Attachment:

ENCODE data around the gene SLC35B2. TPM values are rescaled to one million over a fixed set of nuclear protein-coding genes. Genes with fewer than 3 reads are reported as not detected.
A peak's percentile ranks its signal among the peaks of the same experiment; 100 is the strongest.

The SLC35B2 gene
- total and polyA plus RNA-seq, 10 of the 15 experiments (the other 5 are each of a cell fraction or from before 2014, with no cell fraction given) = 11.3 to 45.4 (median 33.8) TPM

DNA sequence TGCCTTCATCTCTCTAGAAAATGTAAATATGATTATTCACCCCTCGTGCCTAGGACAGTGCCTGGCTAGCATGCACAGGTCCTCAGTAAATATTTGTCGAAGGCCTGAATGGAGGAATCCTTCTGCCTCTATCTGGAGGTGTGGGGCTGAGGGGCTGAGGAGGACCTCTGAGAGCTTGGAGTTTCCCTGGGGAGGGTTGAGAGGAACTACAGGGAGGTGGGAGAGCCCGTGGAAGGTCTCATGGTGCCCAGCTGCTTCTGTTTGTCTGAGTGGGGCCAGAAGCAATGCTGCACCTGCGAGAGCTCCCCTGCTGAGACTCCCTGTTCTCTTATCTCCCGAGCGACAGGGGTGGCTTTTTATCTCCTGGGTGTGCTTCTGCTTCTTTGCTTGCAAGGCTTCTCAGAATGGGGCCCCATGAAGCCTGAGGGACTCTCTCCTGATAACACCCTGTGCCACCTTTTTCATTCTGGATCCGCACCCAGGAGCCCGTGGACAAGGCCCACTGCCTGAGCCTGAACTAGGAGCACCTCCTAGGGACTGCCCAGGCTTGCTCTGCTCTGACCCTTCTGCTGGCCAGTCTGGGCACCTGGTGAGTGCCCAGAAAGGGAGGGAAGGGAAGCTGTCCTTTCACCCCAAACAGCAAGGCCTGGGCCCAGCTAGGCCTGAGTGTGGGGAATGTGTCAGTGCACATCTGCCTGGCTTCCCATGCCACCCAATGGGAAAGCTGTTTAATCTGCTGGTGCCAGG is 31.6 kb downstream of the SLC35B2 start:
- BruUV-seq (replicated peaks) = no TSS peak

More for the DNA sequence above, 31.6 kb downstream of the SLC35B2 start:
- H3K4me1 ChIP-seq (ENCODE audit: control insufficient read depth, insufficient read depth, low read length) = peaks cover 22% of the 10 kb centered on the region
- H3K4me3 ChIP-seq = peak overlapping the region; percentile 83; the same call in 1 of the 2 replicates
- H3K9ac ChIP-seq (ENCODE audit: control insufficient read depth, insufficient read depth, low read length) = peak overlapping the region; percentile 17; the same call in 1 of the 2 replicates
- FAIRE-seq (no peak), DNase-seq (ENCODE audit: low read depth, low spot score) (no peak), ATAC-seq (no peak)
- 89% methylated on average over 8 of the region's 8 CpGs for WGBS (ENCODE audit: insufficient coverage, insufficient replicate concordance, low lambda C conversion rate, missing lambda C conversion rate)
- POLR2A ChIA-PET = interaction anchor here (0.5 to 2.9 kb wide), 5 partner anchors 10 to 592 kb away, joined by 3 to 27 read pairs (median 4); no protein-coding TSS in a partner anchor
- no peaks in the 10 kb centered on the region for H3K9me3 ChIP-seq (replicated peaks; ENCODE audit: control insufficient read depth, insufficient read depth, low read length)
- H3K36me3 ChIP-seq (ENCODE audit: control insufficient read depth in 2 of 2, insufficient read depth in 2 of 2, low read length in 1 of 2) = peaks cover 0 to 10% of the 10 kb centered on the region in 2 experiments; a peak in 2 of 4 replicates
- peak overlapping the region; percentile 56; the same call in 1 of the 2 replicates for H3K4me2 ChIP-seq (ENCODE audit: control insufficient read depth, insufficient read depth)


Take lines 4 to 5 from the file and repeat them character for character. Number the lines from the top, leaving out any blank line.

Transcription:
- total and polyA plus RNA-seq, 10 of the 15 experiments (the other 5 are each of a cell fraction or from before 2014, with no cell fraction given) = 11.3 to 45.4 (median 33.8) TPM

DNA sequence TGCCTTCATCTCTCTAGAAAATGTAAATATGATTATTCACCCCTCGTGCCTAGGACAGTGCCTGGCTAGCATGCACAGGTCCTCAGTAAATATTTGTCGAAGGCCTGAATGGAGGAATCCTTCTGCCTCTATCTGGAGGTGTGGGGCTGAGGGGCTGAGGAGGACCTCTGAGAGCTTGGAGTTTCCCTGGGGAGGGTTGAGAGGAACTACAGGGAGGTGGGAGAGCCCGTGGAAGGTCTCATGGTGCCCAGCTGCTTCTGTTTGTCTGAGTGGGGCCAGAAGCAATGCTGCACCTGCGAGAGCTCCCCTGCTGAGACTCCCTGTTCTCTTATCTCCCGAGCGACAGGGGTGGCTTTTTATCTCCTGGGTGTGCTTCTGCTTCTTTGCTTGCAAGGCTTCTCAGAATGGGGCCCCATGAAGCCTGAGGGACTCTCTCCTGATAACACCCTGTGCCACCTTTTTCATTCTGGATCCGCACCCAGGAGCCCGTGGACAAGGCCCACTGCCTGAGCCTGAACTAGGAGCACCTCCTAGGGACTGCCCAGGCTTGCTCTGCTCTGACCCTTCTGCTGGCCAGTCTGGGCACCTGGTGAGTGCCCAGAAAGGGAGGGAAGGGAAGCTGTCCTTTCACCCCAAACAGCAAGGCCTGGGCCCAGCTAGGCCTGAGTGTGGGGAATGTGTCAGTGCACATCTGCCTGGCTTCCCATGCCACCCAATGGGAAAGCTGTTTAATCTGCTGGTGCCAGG is 31.6 kb downstream of the SLC35B2 start: